beta-Bromo-beta-nitrostyrene is a wide-spectrum biocide most frequently used as a fungicide to combat the formation of slime in paper and pulp mill operations. Toxicity studies were conducted by administering beta-bromo-beta-nitrostyrene (99% pure, trans isomer) to groups of 10 male and 10 female F344/N rats and B6C3F1 mice by gavage, 5 days per week for 4 weeks. Doses of 0, 37, 75, 150, 300, or 600 mg/kg were administered in a corn oil vehicle. The parameters evaluated included hematology, clinical chemistry (rats only), and histopathology. The genetic toxicity of beta-bromo-beta-nitrostyrene was evaluated in Salmonella typhimurium and in peripheral blood erythrocytes of mice. In addition, the absorption, distribution, metabolism, and excretion of β-bromo-β-nitrostyrene were studied in male F344 rats following intravenous, dermal, or oral administration.
In the 4-week study in rats, two males in the 150 mg/kg group, one male and one female in the 300 mg/kg groups, and all rats in the 600 mg/kg groups died or were killed moribund before the end of the study. The mean body weight gains and absolute and relative thymus weights of male and female rats in the 300 mg/kg groups were lower than those of the controls. Hematology evaluations in rats indicated the development of a mild anemia and monocytosis consistent with and likely related to inflammatory and ulcerative lesions that occurred in the gastrointestinal tract. Clinical chemistry evaluations indicated lower alkaline phosphatase activities and serum total protein and albumin concentrations in treated rats than in the controls.
Treatment-related lesions in rats were observed in the forestomach, glandular stomach, cecum, nasal passages, and testis. Males were generally affected at lower doses than females. The most prominent lesions were in the forestomach and were characterized by inflammation, hemorrhage, and necrosis in rats dying early. In rats surviving to the end of the study, forestomach lesions included necrosis, ulceration, and regenerative epithelial hyperplasia and hyperkeratosis. Inflammation of the glandular stomach and cecum also occurred in rats dying early. Inflammation and degeneration of the nasal passage in treated rats were attributed to reflux of the irritant chemical in the gavage fluid. Testicular degeneration was seen in rats dying early and was characterized by necrotic germ cells and a decreased number of spermatozoa in the epididymal tubules and by multinucleated syncytial cells in the seminiferous tubules.
In the 4-week study in mice, one male in the 300 mg/kg group and all mice in the 600 mg/kg groups died or were killed moribund before the end of the study. No significant changes in final mean body weights or mean body weight gains were observed in males or females. Hematologic changes consistent with inflammatory lesions occurred in male and female mice in the 300 mg/kg groups.
Treatment-related lesions in mice occurred in the forestomach, gallbladder, and testis. Forestomach lesions were similar to those described in rats and were only present in male and female mice given doses of 300 mg/kg or greater. At these dose levels, inflammation and degeneration/necrosis of the gallbladder mucosa also occurred in male and female mice, but these lesions were absent in the bile ducts or liver. Testicular degeneration occurred in mice dying early and was similar to that observed in rats.
In comparative disposition and metabolism studies in male F344 rats, clear differences were found between the fate of beta-bromo-beta-nitrostyrene following oral administration and the fate of radiolabeled beta-bromo-beta-nitrostyrene following intravenous or dermal administration. Oral exposure resulted in significant absorption of nonhydrolyzed beta-bromo-beta-nitrostyrene and the formation of parent compound metabolites, primarily 1-phenyl-2-nitroethyl-1-sulfonic acid (PNSA), a product of a sulfation reaction at the alpha carbon. Following dermal exposure, a limited amount of beta-bromo-beta-nitrostyrene entered the systemic circulation (approximately 10% per 24 hours from a 10 mg/cm2 dose) although lower doses were more completely absorbed.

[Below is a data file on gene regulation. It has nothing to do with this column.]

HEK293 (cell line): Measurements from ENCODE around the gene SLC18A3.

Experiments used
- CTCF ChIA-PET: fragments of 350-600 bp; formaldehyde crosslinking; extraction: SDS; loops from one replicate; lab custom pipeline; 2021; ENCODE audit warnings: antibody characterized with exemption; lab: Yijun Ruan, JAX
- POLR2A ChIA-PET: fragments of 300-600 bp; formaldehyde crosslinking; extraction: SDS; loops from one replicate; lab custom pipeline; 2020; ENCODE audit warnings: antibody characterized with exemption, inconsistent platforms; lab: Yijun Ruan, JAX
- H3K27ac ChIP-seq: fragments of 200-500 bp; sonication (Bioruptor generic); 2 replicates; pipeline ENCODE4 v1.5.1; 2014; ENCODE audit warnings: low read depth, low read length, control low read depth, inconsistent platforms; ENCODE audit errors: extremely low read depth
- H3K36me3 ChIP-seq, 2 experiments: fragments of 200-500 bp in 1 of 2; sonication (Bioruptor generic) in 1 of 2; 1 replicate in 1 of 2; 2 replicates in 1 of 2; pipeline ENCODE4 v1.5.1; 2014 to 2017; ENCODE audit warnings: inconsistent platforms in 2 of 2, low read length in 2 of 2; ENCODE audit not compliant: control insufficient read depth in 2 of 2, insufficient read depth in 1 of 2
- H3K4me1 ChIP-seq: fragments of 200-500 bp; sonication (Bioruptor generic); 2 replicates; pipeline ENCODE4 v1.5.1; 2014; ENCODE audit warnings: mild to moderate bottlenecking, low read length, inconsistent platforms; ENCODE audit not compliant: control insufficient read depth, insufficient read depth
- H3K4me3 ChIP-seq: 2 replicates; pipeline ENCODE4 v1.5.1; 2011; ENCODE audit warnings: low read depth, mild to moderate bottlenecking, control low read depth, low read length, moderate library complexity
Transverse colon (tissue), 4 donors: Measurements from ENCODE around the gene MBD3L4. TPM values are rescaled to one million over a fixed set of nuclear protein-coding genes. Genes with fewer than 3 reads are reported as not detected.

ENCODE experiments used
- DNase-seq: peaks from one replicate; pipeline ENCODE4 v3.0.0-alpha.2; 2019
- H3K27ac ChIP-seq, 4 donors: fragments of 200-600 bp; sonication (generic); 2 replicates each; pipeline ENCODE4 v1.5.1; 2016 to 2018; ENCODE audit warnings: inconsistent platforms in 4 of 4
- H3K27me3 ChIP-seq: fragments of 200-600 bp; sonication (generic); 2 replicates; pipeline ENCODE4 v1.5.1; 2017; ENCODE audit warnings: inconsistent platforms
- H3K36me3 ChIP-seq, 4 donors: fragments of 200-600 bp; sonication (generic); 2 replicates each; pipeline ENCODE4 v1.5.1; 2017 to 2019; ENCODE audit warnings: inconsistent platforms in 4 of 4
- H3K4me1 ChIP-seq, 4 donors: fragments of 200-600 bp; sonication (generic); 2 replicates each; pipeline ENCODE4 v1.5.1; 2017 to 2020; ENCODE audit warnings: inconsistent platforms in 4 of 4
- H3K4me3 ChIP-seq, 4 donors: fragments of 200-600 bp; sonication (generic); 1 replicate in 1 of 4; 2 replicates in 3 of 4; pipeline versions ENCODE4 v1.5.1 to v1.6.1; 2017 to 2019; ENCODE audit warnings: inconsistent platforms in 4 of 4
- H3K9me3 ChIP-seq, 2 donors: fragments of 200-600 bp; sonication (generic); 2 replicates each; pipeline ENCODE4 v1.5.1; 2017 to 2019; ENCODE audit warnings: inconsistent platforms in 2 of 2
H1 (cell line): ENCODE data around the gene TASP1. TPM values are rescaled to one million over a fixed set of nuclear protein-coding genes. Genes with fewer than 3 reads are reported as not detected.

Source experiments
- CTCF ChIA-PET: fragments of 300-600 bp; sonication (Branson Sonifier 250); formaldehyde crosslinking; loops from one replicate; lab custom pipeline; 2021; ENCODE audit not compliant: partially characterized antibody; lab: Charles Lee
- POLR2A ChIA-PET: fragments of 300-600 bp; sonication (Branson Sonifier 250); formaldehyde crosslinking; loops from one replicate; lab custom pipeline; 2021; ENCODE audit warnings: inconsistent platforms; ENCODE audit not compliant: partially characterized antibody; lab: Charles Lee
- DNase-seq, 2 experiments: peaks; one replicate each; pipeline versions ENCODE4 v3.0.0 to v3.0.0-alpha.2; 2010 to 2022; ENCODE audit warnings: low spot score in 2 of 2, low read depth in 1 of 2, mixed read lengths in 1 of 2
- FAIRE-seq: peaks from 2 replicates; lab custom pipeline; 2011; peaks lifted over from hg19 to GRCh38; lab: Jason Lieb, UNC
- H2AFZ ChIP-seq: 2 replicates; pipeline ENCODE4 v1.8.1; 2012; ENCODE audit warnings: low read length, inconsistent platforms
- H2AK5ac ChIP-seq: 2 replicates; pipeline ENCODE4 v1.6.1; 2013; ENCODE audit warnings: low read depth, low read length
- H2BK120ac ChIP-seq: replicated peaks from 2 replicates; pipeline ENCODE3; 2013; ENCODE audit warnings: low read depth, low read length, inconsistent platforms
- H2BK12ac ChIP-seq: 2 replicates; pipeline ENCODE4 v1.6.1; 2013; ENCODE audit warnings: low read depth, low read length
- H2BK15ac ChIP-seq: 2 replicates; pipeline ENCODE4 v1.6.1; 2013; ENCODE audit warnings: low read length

Once beta-bromo-beta-nitrostyrene entered the circulation, significant amounts of the dose were hydrolyzed or bound to macromolecules. PNSA was not a major metabolite in dermal or intravenous studies. Regardless of the route of administration, only low levels of radioactive label from beta-bromo-beta-nitrostyrene were retained in tissues following exposure, and most beta-bromo-beta-nitrostyrene metabolites were excreted in the urine and feces within 24 to 48 hours.
beta-Bromo-beta-nitrostyrene was mutagenic in S. typhimurium strains TA98 and TA100 in the absence of exogenous metabolic activation (S9). No mutagenic activity was observed with S9 in either of these strains, and no mutagenic activity was observed in strains TA97 or TA1535, with or without S9. The frequency of micronucleated normochromatic erythrocytes was significantly increased in the peripheral blood of male mice, but not female mice, following 4 weeks of exposure to beta-bromo-beta-nitrostyrene by corn oil gavage.
In summary, under the conditions of these 4-week gavage studies, rats were more sensitive to the toxic and irritant effects of beta-bromo-beta-nitrostyrene than mice, and males were more affected by beta-bromo-beta-nitrostyrene than females. Although the specific cause of the early deaths could not be determined, significant inflammation and necrosis developed in the forestomach of rats and mice, in the glandular stomach and cecum of rats, and in the gallbladder of mice. Similar lesions in the nasal passages of rats were attributed to reflux of gavage materials. The no-observed-adverse-effect level (NOAEL) for histopathologic lesions was 37 mg/kg per day for rats and 150 mg/kg per day for mice.